Is blood analysis necessary in vitiligo and what are the diagnostic formulas?
Although the diagnosis of vitiligo is mostly made clinically, biopsy can rarely help in distinguishing it from other diseases. Vitiligo may be associated with other autoimmune diseases, especially thyroid diseases and diabetes mellitus. 30% have thyroid disease. Other coexisting autoimmune diseases include: Perniosis anemia, Addison’s disease, Alopecia areata, insulin dependent Diabetes, Uveitis, Chronic mucocutaneous Candidiasis, Polyglandular autoimmune syndromes. Patients should be alert to the initial signs and symptoms of hypothyroidism, Graves’ (thyroid disease), diabetes, and other autoimmune diseases.
Diagnosis can be made by examination under Wood’s light. This light makes the color loss even more pronounced. Especially the armpits, anus, and genital areas are not very obvious without Wood’s light.
Is Vitiligo Disease Contagious?
Vitiligo is definitely not a contagious and microbial disease. It cannot be transmitted from one part of the body to another.
Does vitiligo spread?
This is a contradictory issue. The onset is usually slow and sometimes it can stay in that form. However, since there may be a rapid increase in the spots after months, the patient should definitely be under close follow-up.
Does vitiligo go away ex officio?
Usually single lesions can already regress by showing freckles on them.
Is There a Recommended Nutrition Form for Vitiligo Disease?
Vitiligo is not an allergic disease and is not caused by a reasonable diet. The use of antioxidants, namely vitamins A, E and B, protects the patient with vitiligo against the damaging effects of the sun.
Is vitiligo associated with a disease in the internal organs?
It is not a disease related to internal organs. However, some diseases can be seen together with vitiligo: thyroid gland diseases, hair loss, diabetes, adrenal gland diseases. However, absolute examination is required for all these diseases.
Does Vitiligo Disease Turn into Skin Cancer?
No ! However, since melanocytes, which are the natural protection system of the skin, are not present in vitiligo disease, sun-borne skin cancers are observed more frequently. In addition, some treatment methods used unsupervised may increase the risk of skin cancer. For this reason, it is valuable to continue the treatment under the supervision of a specialist.
Does vitiligo have anything to do with tension and trouble?
Although it has not been proven, spots may increase as heavy tension affects the body’s defense system. For this reason, it is absolutely necessary to make psychological evaluation when necessary.
What is the treatment for vitiligo?
Although there are many treatment formulas in the treatment of vitiligo, there is no single treatment procedure that gives satisfactory results in all patients. Therefore, treatment should be individualized according to the patient. Patients should also be warned about the duration and risks of treatment. The response to the treatment is in the form of small freckling islets of color within the white spots and then they merge and close the area.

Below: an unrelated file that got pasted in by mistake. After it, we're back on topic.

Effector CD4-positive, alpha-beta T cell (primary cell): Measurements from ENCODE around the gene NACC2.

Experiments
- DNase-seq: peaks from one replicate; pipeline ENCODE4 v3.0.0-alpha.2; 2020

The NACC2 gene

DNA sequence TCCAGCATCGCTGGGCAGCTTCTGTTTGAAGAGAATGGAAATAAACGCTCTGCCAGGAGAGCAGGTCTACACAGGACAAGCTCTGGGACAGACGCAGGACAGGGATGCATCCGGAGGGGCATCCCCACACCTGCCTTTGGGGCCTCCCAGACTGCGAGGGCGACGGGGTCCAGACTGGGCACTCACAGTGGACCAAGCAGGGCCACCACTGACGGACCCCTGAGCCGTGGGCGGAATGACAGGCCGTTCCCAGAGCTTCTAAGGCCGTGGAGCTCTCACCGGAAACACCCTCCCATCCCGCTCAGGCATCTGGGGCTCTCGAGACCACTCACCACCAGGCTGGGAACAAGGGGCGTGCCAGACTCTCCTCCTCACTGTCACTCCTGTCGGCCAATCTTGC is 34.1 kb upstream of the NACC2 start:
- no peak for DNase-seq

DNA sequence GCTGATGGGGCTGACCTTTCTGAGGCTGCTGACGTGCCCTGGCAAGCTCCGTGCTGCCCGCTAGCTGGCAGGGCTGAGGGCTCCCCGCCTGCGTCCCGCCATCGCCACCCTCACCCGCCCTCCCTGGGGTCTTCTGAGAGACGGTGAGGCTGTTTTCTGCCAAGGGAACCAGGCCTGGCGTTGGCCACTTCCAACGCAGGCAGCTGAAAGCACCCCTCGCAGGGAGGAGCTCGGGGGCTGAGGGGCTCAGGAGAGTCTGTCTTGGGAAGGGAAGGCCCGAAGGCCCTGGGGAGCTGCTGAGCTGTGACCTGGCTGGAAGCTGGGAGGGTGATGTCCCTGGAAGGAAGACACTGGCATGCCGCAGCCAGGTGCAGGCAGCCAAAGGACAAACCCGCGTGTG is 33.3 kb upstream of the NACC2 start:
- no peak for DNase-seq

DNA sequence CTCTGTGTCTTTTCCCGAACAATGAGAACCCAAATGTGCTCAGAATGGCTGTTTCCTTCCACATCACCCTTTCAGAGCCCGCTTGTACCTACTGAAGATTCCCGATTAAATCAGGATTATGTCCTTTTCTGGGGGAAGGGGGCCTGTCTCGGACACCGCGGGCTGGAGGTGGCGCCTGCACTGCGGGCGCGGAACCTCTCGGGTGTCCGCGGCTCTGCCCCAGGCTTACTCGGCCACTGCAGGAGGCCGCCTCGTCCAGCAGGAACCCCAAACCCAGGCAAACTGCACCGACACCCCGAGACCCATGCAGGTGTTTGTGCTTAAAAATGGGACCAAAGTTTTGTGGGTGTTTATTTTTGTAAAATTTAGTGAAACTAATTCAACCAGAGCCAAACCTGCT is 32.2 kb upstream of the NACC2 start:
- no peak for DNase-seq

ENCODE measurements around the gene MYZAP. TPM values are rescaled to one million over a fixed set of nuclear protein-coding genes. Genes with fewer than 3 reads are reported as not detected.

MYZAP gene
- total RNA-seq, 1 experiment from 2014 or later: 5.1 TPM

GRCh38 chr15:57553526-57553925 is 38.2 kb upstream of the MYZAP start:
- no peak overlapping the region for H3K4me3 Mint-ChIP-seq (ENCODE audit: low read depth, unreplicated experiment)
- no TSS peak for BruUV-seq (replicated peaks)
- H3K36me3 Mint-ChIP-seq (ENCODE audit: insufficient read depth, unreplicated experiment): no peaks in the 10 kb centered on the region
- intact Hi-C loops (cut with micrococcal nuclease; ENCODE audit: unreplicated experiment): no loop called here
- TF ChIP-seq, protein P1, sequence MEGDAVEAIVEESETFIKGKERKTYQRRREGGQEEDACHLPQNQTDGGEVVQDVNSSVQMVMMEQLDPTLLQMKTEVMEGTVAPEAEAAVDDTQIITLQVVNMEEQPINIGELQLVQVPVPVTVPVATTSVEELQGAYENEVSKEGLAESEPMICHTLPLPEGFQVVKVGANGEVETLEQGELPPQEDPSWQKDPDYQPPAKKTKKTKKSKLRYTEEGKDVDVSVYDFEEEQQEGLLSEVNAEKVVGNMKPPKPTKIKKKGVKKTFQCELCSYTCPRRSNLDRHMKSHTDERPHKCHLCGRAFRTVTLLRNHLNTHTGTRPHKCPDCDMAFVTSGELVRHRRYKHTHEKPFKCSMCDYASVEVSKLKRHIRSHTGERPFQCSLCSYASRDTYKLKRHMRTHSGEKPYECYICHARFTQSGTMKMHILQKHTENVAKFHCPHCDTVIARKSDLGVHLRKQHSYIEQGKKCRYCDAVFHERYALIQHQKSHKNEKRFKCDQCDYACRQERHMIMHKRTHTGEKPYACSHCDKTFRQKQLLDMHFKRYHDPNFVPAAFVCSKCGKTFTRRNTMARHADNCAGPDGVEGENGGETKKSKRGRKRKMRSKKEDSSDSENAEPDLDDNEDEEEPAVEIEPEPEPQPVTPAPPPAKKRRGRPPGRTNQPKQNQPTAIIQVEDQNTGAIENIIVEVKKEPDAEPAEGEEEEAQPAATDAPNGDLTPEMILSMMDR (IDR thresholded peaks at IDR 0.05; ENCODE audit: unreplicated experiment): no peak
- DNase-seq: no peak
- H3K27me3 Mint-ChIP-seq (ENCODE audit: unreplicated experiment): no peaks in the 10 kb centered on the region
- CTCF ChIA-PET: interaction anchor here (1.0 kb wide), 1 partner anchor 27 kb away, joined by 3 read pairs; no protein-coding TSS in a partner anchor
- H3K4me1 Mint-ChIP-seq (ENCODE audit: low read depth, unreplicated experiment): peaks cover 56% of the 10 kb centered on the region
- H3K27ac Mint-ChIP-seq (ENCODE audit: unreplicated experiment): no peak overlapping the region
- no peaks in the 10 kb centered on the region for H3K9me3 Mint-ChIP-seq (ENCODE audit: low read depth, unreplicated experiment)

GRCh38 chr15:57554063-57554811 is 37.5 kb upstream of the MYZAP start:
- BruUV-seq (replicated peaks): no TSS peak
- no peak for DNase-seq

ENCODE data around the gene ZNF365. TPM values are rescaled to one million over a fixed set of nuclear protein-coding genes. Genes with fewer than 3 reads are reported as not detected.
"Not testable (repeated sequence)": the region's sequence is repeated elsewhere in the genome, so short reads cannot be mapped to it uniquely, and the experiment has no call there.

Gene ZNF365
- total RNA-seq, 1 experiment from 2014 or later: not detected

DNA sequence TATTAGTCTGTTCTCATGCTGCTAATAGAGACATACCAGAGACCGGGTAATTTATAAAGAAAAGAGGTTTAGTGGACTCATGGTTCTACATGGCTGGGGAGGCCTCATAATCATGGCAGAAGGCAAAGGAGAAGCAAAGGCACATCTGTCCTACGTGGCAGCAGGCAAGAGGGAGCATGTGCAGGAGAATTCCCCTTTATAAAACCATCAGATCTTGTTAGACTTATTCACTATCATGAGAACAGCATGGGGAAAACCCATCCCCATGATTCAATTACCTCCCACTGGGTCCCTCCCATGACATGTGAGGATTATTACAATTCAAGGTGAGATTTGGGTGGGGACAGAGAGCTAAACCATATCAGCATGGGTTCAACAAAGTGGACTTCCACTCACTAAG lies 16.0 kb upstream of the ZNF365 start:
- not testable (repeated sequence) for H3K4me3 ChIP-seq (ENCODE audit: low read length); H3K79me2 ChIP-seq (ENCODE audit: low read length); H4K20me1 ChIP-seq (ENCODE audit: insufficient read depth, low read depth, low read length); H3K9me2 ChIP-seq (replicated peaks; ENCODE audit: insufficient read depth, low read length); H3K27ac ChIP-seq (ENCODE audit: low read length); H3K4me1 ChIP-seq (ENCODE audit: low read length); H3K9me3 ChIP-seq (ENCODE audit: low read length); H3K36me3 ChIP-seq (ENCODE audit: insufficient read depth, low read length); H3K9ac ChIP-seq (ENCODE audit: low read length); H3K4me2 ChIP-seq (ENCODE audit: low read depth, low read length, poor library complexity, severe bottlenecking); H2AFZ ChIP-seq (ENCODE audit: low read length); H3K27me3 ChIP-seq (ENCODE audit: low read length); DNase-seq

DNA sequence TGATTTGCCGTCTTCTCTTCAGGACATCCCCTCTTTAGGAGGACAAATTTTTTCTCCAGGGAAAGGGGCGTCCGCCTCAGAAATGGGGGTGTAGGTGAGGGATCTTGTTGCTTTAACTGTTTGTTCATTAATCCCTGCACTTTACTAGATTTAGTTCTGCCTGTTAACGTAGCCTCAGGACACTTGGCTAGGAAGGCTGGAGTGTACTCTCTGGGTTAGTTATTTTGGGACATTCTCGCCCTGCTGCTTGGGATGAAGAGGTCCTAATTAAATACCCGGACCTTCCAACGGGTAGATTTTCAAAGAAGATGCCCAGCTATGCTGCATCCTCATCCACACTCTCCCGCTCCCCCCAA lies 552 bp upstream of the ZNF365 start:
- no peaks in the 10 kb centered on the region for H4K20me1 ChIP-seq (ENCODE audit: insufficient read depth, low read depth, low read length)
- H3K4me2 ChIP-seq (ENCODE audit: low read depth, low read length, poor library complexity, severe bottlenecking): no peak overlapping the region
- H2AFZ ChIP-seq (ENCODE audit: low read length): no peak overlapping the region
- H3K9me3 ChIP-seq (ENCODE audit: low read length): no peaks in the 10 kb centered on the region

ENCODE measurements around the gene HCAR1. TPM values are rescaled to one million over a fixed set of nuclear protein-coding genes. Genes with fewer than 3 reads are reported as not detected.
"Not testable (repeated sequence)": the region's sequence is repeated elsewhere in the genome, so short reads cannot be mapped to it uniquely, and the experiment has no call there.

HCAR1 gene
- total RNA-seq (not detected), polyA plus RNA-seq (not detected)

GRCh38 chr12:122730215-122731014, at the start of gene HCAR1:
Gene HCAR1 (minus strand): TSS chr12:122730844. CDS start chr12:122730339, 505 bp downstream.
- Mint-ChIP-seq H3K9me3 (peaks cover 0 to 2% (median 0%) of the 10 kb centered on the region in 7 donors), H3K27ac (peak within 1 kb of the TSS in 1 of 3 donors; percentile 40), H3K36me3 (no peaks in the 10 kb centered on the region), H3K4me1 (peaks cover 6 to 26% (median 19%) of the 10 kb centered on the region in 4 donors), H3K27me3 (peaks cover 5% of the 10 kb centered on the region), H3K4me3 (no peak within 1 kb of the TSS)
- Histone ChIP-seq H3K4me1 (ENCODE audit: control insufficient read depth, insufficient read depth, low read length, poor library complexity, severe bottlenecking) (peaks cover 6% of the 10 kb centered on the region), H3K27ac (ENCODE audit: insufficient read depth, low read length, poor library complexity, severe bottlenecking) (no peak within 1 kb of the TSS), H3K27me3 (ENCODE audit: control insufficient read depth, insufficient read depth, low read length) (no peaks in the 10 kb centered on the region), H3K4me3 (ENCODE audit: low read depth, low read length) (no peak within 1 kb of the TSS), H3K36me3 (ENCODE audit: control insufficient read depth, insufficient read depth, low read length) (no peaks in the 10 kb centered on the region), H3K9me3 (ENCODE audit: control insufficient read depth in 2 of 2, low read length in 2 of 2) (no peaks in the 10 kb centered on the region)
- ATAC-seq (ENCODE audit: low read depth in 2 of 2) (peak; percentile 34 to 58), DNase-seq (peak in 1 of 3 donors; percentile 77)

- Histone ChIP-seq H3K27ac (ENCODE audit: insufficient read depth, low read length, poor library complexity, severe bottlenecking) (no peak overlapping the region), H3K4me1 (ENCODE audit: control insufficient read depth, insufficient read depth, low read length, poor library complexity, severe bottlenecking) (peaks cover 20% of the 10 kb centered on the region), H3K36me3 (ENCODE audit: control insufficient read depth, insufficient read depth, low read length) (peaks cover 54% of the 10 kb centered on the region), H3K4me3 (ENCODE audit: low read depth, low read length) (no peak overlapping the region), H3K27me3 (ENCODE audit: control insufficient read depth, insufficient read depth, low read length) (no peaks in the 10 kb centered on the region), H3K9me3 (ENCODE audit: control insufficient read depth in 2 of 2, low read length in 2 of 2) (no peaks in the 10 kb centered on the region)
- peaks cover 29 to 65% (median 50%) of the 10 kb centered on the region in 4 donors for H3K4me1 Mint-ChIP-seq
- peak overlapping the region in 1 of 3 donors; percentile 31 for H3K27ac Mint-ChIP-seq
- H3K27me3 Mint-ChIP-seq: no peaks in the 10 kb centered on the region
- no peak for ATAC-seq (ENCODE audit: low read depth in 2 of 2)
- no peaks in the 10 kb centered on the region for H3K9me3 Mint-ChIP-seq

A. Medical treatments consisting of topical and systemic drugs
B. Surgical applications
C. Additional treatment approaches can be evaluated under their headings.
A. Topical Treatments
1. Corticosteroids (drugs with cortisone); They are the most commonly used vitiligo drugs. It is not preferred in common patients because it has systemic and side effects where it is used. More in children, localized areas and new-onset vitiligo
it is effective. It gives the fastest and most accurate response, especially in facial lesions, but care should be taken in terms of side effects such as popular cataracts and increasing eye pressure. The response is more adequate for dark skinned ones. The advantages of being inexpensive and easy to administer are the disadvantages of side effects and recurrences after treatment.
PUVA therapy is a treatment that can be summarized if photosensitizing factors such as 8-methoxypsoralen, 5-methoxypsoralen, trimethylpsoralen are given and then UVA is applied. It is especially preferred in patients with extensive skin type IV-VI. However, it is not used much anymore because it can be used over the age of 12, the disease recurs within 1-2 years after the treatment, it cannot be used in light skinned people, and it is at risk of developing cataract and skin cancer, which is appreciated in long follow-ups.
Ultraviolet B Treatment: UVB treatment was applied as an alternative to PUVA. Apart from the ease of application and the lack of need for a chemical issue, no statistically significant difference was observed compared to PUVA. However, although the narrow band results seem satisfactory, since UVB or PUVA is applied to the normal skin during the treatment, the contrast between the lesion and the normal skin increases, the risk of skin aging, telangiectasias and skin cancers in the normal skin increases. It is not possible to apply different doses to different areas.
Excimer Laser: In order to overcome the problems in PUVA and UVB treatments, special devices called Excimer laser have been developed under the name of microphototherapy. These devices detect the white skin and direct the UV rays there. We’re lucky to give different doses to different areas. The total dose given is reduced. Higher doses can be applied to distressed areas compared to the minimal erythema dose.